Singapore detains teens under controversial act after they played on ISIS-themed Roblox servers

(Image credit: Roblox)

Singapore has detained teenagers in two separate cases under the country's Internal Security Act (ISA), a controversial law that allows the country's home affairs minister to have people detained without trial for up to two years. The ISA has in recent years been used to target militants of various stripes and now authorities allege these two boys, one 15 and one 16 years old, had become radicalised after playing on ISIS-themed servers in the popular game Roblox. 

The authorities claim that, among other things, the 15 year-old had considered carrying out knife attacks in Singapore, beheading non-Muslims in tourist hotspots, and even becoming a suicide bomber. The boy was also active on other social media platforms, where he shared pro-Isis content and, most recently, attempted to order an ISIS flag online.

The 15 year-old is the youngest person to be detained under this law and has been held since November. "At the point of his arrest, the youth was deeply entrenched in his radical views, but had yet to undertake any steps towards actualising his attack ideations,” said the Singapore Internal Security Department (ISD) in a statement (thanks, SCMP).

The teens have not been named due to their age, but the terms of the ISA can be renewed at the minister's discretion. The ISD said the 16 year-old had been tracked by authorities since he was 14, when he began joining multiple Islamic State-themed servers on Roblox and designing his own. The boy replicated regions of the Islamic State of Iraq and Syria, considered himself an Isis member and propagandist and, in perhaps the most bizarre element of this tale, allegedly took the baiah (a vow of allegiance to the group also known as the "pledge of death") with an in-game Isis leader.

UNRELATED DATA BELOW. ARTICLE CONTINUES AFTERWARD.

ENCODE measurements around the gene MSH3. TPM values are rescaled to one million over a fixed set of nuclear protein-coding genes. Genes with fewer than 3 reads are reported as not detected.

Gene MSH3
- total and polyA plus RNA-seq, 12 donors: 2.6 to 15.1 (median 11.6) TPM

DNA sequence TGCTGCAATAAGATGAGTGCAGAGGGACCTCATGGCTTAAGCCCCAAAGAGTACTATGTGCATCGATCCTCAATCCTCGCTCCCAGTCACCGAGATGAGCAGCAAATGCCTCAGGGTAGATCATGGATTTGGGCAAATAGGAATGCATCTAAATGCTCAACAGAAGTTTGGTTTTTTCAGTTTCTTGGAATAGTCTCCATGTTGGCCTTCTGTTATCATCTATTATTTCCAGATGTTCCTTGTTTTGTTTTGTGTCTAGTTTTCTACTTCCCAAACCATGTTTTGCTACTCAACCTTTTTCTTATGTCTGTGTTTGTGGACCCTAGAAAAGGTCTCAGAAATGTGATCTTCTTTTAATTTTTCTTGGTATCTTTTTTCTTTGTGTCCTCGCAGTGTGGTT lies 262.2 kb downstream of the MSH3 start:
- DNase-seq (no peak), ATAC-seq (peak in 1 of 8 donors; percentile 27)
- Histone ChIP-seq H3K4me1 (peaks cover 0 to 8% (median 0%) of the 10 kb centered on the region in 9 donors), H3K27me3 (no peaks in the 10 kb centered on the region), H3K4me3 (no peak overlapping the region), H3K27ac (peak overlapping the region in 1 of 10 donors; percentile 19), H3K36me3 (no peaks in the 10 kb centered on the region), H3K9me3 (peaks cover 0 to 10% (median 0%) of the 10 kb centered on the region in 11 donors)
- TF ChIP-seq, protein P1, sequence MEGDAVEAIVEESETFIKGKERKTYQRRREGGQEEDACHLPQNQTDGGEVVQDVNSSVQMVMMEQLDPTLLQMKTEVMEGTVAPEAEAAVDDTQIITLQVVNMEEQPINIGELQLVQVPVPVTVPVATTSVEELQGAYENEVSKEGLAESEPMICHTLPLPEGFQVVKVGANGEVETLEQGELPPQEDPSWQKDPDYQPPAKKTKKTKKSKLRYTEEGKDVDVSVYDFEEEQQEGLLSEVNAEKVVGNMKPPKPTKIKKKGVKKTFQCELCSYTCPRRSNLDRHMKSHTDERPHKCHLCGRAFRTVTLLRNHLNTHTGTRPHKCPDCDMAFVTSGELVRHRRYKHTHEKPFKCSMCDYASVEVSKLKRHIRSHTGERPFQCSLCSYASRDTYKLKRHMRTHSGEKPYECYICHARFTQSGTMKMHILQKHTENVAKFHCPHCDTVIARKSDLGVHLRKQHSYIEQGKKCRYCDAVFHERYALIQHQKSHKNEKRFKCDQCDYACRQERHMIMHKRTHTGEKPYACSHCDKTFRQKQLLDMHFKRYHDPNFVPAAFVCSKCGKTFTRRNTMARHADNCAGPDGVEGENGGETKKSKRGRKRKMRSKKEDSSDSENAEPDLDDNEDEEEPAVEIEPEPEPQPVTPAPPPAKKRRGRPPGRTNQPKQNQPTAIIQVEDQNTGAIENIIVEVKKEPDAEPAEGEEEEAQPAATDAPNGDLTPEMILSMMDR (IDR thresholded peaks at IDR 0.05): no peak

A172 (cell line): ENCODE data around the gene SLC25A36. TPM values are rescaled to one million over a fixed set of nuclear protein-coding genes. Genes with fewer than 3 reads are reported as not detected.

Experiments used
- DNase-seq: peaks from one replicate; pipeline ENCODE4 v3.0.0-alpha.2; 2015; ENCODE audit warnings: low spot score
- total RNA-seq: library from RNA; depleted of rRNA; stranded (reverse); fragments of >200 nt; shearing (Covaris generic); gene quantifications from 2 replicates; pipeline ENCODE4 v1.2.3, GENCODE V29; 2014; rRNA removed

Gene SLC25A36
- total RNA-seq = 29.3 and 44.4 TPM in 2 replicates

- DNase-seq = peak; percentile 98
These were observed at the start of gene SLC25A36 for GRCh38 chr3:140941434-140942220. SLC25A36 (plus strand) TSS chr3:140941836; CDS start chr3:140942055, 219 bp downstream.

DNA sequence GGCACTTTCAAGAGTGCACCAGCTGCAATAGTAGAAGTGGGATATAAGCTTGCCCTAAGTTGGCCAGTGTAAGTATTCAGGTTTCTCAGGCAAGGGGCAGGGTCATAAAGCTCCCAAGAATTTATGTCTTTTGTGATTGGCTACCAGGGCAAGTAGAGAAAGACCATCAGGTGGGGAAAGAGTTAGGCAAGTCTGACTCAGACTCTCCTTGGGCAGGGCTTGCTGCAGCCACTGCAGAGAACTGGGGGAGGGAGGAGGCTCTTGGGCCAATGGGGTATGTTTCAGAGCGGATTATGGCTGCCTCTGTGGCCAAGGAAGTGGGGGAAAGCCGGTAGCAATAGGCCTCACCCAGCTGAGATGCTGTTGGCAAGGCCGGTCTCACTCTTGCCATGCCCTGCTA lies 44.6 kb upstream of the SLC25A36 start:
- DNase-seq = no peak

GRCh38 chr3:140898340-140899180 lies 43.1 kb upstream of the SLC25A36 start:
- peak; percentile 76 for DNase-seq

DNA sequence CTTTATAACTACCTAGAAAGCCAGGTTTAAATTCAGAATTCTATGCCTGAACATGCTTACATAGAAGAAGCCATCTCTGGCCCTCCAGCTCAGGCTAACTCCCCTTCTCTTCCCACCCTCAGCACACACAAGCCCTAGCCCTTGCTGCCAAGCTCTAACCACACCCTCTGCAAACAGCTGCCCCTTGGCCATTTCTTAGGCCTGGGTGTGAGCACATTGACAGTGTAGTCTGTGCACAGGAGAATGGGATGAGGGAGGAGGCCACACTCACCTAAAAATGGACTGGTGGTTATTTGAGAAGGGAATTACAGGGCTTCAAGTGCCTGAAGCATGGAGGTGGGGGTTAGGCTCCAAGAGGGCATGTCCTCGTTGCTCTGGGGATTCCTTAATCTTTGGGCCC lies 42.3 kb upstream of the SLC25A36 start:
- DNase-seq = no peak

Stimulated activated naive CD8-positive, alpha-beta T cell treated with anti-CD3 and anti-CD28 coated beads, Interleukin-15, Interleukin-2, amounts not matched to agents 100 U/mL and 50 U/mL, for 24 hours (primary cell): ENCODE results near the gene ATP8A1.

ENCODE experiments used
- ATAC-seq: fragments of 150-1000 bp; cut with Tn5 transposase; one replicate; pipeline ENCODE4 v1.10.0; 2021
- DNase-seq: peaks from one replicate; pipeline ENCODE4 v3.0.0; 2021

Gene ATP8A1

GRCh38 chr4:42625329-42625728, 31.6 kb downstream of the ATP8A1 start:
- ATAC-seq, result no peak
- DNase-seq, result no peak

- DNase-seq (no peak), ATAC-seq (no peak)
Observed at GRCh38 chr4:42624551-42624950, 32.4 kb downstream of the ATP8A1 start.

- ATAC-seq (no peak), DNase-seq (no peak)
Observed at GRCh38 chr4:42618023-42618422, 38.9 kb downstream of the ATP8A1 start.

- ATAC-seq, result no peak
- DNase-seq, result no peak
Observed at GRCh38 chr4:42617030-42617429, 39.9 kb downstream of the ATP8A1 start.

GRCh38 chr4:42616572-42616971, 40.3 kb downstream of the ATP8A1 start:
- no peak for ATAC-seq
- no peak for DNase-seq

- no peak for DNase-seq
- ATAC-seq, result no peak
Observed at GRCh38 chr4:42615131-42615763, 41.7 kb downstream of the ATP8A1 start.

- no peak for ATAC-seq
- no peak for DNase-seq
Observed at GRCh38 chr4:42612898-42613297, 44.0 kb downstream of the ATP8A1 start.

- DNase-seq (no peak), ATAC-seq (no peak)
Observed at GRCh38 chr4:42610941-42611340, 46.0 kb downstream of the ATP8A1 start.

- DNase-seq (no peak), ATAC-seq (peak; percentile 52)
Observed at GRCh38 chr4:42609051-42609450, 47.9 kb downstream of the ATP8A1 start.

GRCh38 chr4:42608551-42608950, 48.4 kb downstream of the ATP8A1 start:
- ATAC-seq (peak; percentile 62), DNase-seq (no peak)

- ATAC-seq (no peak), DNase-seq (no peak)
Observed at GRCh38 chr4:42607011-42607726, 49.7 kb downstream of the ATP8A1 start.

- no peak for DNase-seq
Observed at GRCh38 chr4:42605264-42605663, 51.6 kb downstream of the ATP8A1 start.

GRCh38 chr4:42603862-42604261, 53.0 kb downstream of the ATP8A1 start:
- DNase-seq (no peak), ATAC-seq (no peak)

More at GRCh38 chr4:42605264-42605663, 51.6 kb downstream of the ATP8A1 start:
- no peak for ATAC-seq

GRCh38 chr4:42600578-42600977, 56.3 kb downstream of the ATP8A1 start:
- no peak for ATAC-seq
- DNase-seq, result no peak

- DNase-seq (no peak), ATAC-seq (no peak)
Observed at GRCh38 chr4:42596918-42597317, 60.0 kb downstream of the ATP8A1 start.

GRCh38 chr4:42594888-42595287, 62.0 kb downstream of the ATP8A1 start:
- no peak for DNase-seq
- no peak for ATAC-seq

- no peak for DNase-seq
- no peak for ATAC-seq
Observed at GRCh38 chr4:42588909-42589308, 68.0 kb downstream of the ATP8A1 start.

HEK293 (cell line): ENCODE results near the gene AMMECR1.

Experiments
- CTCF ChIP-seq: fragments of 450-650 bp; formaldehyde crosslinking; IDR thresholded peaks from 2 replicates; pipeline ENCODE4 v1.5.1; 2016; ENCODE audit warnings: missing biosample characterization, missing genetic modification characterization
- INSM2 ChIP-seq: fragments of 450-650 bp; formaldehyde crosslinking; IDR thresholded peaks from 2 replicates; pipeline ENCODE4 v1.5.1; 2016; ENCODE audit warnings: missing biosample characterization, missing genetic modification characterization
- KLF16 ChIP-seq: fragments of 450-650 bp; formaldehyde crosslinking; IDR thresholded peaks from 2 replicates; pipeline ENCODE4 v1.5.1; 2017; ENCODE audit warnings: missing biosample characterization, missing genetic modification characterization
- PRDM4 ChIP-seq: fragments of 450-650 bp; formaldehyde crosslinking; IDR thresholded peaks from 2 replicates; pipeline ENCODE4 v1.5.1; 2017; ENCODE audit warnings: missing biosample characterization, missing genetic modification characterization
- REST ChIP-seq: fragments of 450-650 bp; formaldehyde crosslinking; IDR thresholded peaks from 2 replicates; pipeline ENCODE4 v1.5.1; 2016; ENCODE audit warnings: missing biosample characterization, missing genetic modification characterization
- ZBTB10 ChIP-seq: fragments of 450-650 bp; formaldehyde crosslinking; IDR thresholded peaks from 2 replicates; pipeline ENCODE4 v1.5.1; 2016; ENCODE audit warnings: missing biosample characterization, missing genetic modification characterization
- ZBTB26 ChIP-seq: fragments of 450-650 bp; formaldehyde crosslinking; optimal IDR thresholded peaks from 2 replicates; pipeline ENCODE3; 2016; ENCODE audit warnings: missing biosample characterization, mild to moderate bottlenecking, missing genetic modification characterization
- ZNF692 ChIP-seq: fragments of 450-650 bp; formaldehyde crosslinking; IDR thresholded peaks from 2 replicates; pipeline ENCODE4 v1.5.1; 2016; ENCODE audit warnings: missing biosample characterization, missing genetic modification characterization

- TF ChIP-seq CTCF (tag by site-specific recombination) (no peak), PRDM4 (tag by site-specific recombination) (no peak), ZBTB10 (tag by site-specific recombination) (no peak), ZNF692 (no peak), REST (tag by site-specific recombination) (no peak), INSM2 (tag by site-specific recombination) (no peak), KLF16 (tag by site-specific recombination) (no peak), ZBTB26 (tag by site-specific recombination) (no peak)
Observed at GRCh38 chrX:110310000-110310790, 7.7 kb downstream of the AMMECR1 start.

This story is linked to news from December 2022 that another teen, the 18-year-old Muhammad Irfan Danyal Mohamad Nor, was detained under the ISA after planning to set up an Islamic caliphate on Singapore’s Coney Island. Both of the younger teenage boys were in touch with this individual and shared certain social media channels. The ISD say a total of 11 people under 21 have been issued with orders under the ISA since 2015, with seven detained and four given restriction orders. 

The ISD say these cases show how “extremist ideas continue to find resonance among Singaporeans” through online gaming platforms and social media, which it says ISIS uses to target vulnerable and younger people.

Rich Stanton

Rich is a games journalist with 15 years' experience, beginning his career on Edge magazine before working for a wide range of outlets, including Ars Technica, Eurogamer, GamesRadar+, Gamespot, the Guardian, IGN, the New Statesman, Polygon, and Vice. He was the editor of Kotaku UK, the UK arm of Kotaku, for three years before joining PC Gamer. He is the author of a Brief History of Video Games, a full history of the medium, which the Midwest Book Review described as "[a] must-read for serious minded game historians and curious video game connoisseurs alike."